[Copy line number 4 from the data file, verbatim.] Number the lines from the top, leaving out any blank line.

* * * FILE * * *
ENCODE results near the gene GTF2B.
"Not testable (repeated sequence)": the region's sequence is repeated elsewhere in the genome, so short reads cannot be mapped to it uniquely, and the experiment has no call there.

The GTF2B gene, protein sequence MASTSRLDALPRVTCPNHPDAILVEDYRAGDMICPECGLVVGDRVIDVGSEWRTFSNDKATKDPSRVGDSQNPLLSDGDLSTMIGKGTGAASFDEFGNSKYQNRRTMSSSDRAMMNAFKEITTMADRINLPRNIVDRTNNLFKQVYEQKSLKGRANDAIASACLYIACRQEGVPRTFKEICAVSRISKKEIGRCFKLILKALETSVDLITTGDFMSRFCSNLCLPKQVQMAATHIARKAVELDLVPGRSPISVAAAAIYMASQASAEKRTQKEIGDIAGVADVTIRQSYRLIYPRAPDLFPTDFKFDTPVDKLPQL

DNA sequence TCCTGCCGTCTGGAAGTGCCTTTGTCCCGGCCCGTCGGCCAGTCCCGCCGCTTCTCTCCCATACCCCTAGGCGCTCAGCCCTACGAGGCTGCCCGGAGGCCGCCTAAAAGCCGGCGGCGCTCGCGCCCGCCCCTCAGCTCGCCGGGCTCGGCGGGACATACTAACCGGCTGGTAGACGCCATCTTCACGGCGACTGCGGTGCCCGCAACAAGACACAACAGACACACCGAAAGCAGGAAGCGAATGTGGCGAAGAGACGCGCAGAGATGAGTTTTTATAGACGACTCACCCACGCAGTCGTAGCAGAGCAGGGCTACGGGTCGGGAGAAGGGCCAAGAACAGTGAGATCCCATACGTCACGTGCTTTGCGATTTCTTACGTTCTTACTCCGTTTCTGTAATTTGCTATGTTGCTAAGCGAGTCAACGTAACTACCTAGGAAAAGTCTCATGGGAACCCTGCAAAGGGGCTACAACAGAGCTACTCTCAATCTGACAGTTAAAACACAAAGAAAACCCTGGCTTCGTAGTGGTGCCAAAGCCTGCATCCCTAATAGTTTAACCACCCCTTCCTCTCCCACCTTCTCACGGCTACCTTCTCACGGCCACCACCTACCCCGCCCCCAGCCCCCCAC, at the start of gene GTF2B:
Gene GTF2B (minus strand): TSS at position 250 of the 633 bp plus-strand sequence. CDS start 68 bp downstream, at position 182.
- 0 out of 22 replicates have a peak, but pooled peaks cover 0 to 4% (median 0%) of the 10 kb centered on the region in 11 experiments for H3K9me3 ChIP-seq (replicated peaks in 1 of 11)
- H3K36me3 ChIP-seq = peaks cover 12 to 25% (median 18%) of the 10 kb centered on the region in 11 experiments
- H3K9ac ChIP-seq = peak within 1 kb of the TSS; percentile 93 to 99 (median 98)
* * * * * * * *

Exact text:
DNA sequence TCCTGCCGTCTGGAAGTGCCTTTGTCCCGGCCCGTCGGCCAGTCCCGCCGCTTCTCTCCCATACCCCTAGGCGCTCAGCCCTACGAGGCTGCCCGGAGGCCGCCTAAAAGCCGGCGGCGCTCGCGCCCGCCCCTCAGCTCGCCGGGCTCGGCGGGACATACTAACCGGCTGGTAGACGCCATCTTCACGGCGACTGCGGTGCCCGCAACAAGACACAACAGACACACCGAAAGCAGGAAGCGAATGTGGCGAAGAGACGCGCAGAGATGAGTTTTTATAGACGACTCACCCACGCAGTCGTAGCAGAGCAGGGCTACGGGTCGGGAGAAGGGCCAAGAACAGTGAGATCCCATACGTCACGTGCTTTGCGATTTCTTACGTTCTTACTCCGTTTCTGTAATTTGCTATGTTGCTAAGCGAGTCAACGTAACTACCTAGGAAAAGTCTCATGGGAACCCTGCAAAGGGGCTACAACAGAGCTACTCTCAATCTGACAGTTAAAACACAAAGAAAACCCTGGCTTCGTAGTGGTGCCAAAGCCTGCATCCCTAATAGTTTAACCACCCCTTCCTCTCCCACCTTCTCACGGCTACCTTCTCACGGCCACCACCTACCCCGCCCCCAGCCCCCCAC, at the start of gene GTF2B: